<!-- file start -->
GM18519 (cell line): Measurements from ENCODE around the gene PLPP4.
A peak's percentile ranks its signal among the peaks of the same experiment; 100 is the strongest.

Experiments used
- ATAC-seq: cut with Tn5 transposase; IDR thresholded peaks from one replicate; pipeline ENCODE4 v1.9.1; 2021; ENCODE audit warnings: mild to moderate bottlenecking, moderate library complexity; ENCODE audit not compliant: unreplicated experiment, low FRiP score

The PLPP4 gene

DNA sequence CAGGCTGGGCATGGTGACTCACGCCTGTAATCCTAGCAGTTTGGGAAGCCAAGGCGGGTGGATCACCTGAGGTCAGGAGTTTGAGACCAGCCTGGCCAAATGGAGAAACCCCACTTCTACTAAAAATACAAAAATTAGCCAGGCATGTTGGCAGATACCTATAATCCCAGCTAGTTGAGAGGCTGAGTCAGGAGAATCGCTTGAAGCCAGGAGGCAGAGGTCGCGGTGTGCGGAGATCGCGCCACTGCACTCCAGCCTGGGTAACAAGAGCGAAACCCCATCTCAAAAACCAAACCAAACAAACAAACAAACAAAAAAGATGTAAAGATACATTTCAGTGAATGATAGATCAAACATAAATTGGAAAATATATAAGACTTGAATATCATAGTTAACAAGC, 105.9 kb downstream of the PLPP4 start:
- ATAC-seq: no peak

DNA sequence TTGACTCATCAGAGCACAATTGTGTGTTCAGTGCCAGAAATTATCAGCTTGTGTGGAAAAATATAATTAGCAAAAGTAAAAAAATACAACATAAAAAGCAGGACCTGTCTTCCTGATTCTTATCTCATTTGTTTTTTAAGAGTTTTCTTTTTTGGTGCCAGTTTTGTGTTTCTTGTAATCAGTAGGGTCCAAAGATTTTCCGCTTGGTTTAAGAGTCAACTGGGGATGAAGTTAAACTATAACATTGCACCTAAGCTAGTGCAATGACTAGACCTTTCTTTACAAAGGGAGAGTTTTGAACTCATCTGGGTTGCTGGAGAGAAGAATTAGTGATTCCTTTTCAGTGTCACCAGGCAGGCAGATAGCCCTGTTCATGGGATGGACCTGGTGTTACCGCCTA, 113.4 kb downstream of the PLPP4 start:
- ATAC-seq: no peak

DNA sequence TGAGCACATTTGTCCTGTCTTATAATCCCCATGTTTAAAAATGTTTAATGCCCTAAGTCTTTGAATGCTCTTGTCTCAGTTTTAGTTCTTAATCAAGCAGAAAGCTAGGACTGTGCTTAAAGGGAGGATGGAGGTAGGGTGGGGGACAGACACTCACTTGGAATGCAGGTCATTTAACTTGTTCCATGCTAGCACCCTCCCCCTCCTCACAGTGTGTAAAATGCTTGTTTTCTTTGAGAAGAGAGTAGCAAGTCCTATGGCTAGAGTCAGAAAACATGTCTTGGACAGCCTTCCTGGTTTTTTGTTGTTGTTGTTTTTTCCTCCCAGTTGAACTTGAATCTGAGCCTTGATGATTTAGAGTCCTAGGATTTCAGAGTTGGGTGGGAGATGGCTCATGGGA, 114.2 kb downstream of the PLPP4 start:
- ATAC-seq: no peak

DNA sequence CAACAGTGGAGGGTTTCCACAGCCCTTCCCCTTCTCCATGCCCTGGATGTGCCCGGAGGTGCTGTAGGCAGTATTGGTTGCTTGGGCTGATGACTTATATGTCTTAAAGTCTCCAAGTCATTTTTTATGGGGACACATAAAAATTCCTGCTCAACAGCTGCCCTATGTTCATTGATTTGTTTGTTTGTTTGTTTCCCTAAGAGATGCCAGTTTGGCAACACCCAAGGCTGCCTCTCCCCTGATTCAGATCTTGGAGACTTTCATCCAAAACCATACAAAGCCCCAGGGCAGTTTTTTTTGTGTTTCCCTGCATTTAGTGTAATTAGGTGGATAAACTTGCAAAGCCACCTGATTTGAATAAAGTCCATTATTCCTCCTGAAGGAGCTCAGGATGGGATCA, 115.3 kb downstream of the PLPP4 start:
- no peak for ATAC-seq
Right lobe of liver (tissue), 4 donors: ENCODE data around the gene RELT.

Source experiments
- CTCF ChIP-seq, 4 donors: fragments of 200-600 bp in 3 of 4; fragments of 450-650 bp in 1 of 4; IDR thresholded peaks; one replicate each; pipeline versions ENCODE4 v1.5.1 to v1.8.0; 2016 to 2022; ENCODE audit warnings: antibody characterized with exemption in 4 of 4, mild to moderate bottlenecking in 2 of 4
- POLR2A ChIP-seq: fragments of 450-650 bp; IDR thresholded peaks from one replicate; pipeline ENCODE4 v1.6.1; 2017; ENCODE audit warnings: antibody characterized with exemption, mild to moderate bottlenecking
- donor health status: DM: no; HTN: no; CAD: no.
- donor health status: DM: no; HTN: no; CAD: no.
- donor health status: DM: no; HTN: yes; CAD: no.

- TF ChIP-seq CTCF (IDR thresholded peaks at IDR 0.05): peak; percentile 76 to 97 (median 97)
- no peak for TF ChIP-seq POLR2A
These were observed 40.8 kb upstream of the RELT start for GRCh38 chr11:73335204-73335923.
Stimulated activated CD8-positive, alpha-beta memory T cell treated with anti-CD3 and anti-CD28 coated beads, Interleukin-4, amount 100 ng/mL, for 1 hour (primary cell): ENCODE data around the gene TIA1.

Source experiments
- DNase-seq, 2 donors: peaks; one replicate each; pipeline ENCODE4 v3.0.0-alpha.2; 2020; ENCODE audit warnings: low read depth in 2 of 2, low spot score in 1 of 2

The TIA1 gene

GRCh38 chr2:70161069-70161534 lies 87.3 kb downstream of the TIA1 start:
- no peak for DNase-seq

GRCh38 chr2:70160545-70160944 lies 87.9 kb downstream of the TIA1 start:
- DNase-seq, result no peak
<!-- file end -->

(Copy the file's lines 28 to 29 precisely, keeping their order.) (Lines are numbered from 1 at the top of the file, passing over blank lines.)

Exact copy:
GRCh38 chr2:70161069-70161534 lies 87.3 kb downstream of the TIA1 start:
- no peak for DNase-seq